At one time the land belonged to the noble family of Kossak-Glówczewski. In 1912 the family built a palace in the village of Kaszuba.

The beginning of the village of Kaszuba is associated with the water mill described as the ‘new Lesno watermill’ in the records of the inspection of the King’s properties (Lustracja) dated 1570. Most possibly the reference is to the water mill in Kaszuba. The use of the word ‘new’ seems to indicate there had been an old mill previously. In the Lustracja dated 1664 there is mention of “a mill with two wheels held by Walenty Kaszubski under a privilege granted in 1636 by the deceased King Wladyslaw IV, for which Kaszubski is obligated to pay 60 bushels of rye valued at 84 florens. He also is feeding two pigs and pay 8 florin and 2 grosz rent for the land.” Later the mill was purchased by the family of Kossak-Glówczewski. The early name of the ‘mill in the wilderness’ probably came from the surname of the millers families, Kaszuba. The oldest existing church record books dated 1643-1649 give credence to this theory since Kaszuba was the only surname recorded in the village of Kaszuba.

About 1918, Jan Kossak-Glówczewski sold the land where Castle Zaborski now stands to Franz Szreder. After Franz died, Marianna Szreder inherited the land. She married Marcin Piekarski from Chelmy and the land was subsequently divided. In 1945 they built the first building on the present site of Castle Zaborski. At that time the surrounding farms had been devastated by World War II and they built only a primitive wood house suitable as a shelter. In 1967, Jan Piekarski, the son of Marcin and Marianna Piekarski, built a new house. Parts of this original house have been incorporated into today’s Castle Zaborski. Jan died tragically in an automobile accident and his sister, Apolonia, and her husband, Franz Bronka, inherited her father’s land, which they later passed on to their son Michal. In 2005, this land was purchased from Michal Bronka by Stanislaw Frymark whose long standing dream was to erect a building similar to a castle. As early as 1996 he had mentioned the name Castle Zaborski in his diary with the idea of locating it on the western shore of Upper Lesno Lake. Time and ideas changed and the actual second location was on his parents’ farm near the south shore of Lower Lesno Lake where for ten years starting in 2000 he operated his guest house “Zaborski”.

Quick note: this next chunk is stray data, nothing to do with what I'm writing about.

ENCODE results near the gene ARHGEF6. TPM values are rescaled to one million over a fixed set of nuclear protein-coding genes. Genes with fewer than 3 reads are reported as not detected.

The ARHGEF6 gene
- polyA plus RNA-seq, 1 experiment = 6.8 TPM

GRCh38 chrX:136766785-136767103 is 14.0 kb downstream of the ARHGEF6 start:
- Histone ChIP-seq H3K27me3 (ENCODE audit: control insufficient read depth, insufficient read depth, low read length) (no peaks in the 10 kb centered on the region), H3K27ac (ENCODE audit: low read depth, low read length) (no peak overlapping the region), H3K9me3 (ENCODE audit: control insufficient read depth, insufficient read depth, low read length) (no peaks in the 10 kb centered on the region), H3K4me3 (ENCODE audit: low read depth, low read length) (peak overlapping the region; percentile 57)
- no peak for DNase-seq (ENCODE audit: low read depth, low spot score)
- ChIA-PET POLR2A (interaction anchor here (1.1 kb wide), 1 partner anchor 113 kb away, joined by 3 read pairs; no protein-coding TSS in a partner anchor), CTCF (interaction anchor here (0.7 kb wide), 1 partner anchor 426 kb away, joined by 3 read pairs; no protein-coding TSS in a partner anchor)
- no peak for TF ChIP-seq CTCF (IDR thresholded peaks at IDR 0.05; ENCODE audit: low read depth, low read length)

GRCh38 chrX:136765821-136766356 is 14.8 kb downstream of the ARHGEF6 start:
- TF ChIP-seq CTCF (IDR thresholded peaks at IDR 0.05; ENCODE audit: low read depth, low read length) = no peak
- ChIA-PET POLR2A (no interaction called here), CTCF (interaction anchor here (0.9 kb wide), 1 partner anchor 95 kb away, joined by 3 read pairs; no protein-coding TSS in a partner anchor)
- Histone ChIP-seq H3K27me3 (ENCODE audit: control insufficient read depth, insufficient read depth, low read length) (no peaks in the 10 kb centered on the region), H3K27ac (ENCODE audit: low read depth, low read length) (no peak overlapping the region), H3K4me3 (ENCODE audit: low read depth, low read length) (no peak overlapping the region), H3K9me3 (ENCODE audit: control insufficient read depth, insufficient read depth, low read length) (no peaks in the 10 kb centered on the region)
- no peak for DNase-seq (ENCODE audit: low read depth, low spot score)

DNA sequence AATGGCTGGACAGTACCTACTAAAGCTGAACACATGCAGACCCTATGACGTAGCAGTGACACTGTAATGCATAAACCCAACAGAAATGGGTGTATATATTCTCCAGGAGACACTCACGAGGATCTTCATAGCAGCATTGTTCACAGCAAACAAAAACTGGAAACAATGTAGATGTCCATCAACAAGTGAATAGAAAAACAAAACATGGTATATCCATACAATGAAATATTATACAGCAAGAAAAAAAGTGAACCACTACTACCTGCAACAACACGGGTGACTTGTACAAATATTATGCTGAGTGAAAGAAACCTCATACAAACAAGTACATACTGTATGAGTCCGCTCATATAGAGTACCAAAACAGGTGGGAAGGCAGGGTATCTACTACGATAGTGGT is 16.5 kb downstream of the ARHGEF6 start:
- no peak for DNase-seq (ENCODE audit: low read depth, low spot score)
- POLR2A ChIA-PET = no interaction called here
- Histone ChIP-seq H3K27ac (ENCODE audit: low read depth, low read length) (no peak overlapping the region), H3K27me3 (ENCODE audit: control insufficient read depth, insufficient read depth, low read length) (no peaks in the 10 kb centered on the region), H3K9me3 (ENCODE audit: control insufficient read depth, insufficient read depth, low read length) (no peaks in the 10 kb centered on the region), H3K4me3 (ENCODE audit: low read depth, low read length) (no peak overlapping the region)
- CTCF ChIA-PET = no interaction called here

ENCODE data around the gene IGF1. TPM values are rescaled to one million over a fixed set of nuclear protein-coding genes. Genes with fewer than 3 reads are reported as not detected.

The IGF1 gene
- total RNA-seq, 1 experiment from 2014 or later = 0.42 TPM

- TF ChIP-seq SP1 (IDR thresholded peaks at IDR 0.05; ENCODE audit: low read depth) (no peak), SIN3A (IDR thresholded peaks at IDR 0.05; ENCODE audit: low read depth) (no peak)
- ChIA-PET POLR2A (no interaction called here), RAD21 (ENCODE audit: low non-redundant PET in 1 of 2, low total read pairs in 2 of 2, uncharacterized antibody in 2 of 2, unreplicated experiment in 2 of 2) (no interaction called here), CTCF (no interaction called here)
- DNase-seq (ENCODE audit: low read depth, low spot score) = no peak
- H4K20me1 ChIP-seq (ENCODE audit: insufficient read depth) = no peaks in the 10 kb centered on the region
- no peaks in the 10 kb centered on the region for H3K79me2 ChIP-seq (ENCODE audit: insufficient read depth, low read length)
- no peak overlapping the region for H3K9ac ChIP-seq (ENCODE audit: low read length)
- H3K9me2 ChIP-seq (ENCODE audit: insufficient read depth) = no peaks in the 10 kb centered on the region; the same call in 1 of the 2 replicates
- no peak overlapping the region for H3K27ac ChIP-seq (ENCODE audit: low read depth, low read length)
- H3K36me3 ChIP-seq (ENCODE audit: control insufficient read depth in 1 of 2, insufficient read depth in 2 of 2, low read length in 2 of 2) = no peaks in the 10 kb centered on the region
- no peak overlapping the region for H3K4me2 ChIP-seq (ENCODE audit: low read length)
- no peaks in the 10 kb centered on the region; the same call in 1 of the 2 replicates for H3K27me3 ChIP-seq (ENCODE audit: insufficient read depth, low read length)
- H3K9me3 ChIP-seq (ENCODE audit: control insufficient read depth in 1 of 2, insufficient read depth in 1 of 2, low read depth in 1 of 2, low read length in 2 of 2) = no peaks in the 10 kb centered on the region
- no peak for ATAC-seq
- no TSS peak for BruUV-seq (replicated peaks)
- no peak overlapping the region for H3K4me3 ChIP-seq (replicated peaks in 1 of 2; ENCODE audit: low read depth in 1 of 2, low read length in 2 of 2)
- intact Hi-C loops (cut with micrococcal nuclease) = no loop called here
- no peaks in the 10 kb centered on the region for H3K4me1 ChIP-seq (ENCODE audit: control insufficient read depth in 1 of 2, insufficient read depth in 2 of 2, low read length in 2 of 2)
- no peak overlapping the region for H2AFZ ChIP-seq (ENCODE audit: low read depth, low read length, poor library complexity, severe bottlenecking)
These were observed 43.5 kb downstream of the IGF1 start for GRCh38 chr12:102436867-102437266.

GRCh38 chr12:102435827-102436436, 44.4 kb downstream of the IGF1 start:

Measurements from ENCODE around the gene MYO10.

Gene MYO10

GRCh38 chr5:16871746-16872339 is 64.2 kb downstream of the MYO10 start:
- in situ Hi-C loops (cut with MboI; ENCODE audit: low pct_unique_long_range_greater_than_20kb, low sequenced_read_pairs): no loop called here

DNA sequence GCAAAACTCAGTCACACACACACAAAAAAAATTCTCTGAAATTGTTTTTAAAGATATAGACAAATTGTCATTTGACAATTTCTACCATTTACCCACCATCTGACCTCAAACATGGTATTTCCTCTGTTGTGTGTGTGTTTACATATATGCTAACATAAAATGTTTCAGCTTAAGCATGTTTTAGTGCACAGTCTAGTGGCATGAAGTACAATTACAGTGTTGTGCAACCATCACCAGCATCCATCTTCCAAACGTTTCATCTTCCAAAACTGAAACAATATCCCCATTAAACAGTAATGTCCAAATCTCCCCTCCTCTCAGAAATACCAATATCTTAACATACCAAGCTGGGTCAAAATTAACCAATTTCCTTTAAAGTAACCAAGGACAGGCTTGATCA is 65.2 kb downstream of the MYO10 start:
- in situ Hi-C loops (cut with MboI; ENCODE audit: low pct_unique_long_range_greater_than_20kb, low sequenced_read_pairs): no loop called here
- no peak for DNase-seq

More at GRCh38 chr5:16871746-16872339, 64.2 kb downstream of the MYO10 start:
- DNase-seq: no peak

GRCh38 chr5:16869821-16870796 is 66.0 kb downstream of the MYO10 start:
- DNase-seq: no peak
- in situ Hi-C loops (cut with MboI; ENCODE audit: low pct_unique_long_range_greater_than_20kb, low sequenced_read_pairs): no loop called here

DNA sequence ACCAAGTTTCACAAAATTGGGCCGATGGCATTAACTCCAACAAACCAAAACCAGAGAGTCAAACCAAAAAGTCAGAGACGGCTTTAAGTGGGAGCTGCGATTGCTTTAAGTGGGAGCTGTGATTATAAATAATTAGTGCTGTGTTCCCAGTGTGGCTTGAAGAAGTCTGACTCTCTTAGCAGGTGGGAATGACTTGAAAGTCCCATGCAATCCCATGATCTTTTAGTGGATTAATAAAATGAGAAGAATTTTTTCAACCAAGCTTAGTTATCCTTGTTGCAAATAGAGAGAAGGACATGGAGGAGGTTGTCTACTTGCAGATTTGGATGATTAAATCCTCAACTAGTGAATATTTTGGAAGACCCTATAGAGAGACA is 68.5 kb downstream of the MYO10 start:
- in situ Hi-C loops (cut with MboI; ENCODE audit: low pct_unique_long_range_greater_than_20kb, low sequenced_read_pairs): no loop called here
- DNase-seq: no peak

The initial plans for the current Castle Zaborski were first drafted in 2007.

In 2008 the wall-tower on the north was constructed containing a circular staircase connecting the floors. In the same year, all the walls were constructed using a new thermal insulation of the highest quality and surpassing ecological standards. New roof was also completed. In the year 2009 all the external red brick decoration was added including a stylized cross on the western wall, and the northwest guest room (the Kaszubian room) was finished. The kitchen and the southwest guest room were completed in 2010. The entry to Castle Zaborski is through an elegant double door from the turn of the XIXth to XXth century, which was originally part of a gracious home in Brusy.

One mission of Castle Zaborski is to preserve Kaszubian culture and traditions. To this end, one finds inside many historical artifacts as well as original works of artists. Here is a place where one can satisfy desires to enjoy the local life, relax as an honored guest, or be a detective searching for traces of Kaszubian ancestors.

We extend a warm invitation!